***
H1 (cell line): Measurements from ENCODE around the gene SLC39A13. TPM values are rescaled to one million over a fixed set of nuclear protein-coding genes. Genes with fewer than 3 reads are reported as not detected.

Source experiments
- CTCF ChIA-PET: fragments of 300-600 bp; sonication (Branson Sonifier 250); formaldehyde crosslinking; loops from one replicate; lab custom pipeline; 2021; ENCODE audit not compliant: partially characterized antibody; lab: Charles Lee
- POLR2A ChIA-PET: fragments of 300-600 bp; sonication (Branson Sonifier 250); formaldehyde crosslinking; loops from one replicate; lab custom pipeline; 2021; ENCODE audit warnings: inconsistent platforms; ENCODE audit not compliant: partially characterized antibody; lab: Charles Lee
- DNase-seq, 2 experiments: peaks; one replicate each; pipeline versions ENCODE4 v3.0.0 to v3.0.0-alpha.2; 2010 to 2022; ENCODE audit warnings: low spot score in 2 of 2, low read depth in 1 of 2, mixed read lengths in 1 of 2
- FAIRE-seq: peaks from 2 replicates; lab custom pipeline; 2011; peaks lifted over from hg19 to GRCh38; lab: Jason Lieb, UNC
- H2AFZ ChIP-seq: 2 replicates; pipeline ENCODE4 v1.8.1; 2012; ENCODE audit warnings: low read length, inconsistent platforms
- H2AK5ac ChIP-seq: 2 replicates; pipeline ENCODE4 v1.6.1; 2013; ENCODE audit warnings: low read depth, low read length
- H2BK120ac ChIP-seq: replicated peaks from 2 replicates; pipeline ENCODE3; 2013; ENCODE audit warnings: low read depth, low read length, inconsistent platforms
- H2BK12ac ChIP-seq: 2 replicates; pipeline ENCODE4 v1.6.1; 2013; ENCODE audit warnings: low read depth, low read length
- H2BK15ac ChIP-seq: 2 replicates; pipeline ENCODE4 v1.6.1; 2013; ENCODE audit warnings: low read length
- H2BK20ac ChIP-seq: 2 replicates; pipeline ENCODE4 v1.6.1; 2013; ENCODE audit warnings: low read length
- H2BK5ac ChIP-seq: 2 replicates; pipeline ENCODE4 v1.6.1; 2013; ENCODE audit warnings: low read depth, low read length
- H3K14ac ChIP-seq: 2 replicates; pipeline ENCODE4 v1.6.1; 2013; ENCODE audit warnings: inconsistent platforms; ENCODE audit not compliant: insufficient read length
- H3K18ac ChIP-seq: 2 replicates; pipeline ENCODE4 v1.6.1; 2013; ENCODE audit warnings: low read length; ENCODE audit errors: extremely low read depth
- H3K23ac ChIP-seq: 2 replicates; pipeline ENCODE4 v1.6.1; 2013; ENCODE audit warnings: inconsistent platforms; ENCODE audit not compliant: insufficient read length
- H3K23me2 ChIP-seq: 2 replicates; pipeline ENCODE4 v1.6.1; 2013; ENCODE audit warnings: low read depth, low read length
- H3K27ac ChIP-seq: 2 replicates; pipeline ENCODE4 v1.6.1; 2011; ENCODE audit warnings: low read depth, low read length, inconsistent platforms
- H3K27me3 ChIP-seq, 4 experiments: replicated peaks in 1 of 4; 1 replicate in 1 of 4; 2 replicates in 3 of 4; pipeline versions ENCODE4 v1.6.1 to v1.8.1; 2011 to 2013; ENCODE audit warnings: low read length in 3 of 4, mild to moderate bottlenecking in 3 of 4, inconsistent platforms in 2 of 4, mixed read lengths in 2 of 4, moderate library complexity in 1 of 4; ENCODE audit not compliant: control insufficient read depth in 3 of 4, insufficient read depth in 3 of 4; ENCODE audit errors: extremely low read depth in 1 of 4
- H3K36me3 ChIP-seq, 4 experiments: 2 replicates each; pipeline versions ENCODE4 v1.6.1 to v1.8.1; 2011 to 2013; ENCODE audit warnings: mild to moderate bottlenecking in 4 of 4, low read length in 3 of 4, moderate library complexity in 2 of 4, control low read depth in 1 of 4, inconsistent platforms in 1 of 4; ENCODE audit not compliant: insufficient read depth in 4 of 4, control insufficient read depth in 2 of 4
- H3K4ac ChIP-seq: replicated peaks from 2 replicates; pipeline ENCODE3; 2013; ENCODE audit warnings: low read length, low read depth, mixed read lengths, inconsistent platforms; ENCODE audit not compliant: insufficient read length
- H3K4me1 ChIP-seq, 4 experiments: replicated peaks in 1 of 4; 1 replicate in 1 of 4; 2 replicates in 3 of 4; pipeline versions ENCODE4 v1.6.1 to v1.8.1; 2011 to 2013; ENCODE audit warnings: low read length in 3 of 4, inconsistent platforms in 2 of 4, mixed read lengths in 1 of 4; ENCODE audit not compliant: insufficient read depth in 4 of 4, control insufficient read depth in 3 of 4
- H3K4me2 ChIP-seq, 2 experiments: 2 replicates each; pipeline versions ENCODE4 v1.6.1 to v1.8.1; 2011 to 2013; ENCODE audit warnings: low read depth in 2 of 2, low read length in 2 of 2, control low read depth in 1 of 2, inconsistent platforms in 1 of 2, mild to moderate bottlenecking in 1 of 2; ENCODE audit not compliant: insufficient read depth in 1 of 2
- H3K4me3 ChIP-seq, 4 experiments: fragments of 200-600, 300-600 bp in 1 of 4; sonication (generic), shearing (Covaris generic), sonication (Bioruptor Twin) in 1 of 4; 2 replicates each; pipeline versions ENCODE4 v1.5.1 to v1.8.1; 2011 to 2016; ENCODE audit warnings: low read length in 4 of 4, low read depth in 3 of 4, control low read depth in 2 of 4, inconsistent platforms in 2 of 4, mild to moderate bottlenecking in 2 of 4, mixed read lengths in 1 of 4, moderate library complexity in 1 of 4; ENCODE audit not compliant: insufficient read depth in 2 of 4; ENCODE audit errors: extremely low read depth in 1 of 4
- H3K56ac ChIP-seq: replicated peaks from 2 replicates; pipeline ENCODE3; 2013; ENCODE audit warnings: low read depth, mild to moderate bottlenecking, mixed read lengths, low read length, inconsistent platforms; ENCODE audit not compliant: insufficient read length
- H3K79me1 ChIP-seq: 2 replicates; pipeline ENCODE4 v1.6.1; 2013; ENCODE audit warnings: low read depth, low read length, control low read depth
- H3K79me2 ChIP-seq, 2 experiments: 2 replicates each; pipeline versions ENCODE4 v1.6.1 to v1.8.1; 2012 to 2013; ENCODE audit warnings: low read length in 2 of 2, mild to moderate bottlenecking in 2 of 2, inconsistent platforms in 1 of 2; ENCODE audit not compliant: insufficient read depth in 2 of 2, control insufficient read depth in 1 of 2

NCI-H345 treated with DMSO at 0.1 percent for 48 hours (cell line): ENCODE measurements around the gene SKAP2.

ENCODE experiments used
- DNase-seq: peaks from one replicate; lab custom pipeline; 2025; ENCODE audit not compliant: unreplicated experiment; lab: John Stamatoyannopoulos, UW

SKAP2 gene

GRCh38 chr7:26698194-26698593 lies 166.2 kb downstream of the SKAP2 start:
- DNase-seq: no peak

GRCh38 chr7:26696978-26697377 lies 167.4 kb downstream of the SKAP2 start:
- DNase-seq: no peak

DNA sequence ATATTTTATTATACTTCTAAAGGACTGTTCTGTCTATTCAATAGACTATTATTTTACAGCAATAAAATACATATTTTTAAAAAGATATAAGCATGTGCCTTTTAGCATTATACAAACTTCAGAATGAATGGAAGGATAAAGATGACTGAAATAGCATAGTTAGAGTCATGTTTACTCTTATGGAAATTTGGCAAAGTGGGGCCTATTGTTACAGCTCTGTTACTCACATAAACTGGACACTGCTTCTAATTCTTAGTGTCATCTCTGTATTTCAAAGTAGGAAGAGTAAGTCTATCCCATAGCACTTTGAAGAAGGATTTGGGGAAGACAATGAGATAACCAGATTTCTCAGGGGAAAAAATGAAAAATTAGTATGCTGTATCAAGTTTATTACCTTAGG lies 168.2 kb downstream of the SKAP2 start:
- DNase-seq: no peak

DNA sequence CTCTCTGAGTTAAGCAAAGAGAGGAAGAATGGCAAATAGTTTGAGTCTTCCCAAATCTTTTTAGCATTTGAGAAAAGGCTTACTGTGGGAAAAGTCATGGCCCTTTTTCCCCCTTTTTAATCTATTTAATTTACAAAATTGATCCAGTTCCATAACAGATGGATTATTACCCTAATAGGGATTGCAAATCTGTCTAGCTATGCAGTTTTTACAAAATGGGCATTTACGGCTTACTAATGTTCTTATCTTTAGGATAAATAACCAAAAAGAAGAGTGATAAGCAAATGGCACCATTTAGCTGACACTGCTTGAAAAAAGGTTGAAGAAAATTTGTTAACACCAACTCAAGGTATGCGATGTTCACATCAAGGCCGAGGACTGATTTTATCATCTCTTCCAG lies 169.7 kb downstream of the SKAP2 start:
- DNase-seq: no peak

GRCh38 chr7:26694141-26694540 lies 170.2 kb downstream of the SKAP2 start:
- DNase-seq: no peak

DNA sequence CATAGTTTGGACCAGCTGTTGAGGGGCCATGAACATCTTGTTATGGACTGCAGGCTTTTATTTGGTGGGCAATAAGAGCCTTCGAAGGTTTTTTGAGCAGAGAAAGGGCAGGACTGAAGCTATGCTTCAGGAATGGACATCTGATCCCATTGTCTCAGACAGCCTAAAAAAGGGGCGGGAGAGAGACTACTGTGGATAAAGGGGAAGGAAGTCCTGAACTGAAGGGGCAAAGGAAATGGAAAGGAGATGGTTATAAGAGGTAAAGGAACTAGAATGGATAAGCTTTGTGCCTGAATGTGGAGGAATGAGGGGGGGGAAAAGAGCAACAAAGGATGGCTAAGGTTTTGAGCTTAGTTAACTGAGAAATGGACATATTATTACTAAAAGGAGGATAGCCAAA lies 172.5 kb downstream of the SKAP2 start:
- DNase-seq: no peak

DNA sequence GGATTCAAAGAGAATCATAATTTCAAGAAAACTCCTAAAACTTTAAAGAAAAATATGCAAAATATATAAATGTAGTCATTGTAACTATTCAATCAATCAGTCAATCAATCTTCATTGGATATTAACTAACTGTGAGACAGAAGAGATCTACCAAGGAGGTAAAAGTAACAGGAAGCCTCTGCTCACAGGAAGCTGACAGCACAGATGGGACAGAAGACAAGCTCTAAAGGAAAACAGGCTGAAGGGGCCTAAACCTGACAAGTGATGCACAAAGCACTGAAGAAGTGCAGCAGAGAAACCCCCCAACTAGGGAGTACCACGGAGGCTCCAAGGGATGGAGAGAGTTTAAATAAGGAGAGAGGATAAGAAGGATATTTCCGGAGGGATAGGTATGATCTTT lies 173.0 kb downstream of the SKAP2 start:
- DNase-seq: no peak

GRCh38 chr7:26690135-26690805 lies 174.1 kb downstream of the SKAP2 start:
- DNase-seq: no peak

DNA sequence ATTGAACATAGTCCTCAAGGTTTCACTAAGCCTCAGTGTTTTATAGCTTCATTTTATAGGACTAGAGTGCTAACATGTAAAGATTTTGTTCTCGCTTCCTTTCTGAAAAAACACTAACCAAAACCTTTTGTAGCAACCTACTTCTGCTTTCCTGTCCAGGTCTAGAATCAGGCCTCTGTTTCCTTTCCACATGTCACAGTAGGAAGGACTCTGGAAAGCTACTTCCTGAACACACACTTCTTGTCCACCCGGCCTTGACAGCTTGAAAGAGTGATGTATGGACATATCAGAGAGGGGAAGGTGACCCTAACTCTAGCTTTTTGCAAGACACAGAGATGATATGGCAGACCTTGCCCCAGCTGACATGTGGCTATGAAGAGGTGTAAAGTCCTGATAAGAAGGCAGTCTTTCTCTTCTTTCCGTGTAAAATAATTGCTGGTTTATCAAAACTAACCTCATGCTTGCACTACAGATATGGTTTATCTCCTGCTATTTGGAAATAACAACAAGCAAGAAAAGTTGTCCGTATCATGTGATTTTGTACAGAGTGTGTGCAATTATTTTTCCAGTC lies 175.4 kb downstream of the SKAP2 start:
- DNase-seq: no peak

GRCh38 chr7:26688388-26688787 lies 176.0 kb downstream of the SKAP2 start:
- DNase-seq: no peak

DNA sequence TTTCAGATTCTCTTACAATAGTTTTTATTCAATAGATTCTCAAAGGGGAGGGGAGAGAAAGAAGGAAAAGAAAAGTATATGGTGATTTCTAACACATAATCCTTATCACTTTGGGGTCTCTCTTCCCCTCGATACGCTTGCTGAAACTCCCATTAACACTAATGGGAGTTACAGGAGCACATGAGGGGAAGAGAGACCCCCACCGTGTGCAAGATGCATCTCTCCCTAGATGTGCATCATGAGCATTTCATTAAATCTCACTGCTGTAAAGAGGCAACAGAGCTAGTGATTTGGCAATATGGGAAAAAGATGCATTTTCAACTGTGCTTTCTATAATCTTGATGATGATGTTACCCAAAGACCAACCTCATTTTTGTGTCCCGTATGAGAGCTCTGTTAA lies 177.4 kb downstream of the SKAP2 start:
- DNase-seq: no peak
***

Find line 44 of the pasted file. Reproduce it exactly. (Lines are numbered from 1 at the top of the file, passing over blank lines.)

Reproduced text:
DNA sequence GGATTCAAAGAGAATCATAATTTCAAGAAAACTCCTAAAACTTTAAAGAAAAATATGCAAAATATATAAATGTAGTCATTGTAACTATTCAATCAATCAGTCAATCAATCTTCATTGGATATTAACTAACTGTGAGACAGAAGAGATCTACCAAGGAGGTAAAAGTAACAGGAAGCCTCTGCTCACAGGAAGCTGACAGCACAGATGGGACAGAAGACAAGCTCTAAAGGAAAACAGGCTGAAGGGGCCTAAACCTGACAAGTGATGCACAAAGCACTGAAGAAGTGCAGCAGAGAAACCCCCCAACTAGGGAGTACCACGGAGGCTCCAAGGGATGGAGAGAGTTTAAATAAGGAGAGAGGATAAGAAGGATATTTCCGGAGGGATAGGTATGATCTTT lies 173.0 kb downstream of the SKAP2 start: